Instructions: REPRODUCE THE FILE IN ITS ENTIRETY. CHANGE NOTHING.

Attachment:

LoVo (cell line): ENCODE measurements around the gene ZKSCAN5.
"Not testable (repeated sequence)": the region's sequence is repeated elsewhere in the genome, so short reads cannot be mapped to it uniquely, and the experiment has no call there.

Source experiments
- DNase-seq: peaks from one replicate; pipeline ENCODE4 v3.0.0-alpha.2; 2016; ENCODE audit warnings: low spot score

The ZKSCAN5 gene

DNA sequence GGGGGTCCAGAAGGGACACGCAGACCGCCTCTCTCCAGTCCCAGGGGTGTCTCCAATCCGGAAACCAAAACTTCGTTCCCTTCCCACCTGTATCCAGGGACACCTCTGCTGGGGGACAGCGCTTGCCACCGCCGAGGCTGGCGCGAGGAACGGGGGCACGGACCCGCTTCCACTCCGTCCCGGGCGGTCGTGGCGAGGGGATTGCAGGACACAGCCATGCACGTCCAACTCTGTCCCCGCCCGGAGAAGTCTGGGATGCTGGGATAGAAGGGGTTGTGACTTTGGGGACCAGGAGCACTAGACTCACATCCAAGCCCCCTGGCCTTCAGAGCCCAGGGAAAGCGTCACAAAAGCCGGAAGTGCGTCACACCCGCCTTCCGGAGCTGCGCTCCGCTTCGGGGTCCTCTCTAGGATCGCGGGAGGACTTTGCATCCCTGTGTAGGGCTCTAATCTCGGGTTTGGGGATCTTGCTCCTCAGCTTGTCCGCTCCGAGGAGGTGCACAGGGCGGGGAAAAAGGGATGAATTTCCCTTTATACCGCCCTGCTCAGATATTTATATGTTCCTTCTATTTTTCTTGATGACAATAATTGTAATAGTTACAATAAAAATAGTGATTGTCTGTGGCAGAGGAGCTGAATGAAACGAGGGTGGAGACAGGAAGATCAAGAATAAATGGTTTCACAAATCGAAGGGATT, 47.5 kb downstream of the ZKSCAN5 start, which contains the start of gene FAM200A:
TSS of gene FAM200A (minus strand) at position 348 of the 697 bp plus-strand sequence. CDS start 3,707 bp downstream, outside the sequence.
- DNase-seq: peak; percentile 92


LoVo (cell line): ENCODE measurements around the gene ZKSCAN5.
"Not testable (repeated sequence)": the region's sequence is repeated elsewhere in the genome, so short reads cannot be mapped to it uniquely, and the experiment has no call there.

Source experiments
- DNase-seq: peaks from one replicate; pipeline ENCODE4 v3.0.0-alpha.2; 2016; ENCODE audit warnings: low spot score

The ZKSCAN5 gene

DNA sequence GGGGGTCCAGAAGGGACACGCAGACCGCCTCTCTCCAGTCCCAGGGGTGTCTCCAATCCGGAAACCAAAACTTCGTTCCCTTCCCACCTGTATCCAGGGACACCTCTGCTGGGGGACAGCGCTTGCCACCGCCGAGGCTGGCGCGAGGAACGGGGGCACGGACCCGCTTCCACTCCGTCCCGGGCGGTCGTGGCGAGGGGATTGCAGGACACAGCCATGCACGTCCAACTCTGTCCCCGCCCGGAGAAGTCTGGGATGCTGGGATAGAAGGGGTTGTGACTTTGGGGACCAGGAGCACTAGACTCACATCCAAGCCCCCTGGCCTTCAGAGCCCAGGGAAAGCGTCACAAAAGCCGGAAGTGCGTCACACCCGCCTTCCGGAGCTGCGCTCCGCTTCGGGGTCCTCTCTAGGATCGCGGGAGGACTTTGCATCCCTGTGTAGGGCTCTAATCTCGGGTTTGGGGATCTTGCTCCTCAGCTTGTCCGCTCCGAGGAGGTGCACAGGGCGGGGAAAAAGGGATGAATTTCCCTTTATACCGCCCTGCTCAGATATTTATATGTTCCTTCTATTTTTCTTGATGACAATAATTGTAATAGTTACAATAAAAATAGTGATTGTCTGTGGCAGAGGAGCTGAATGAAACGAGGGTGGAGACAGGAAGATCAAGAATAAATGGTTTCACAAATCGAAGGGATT, 47.5 kb downstream of the ZKSCAN5 start, which contains the start of gene FAM200A:
TSS of gene FAM200A (minus strand) at position 348 of the 697 bp plus-strand sequence. CDS start 3,707 bp downstream, outside the sequence.
- DNase-seq: peak; percentile 92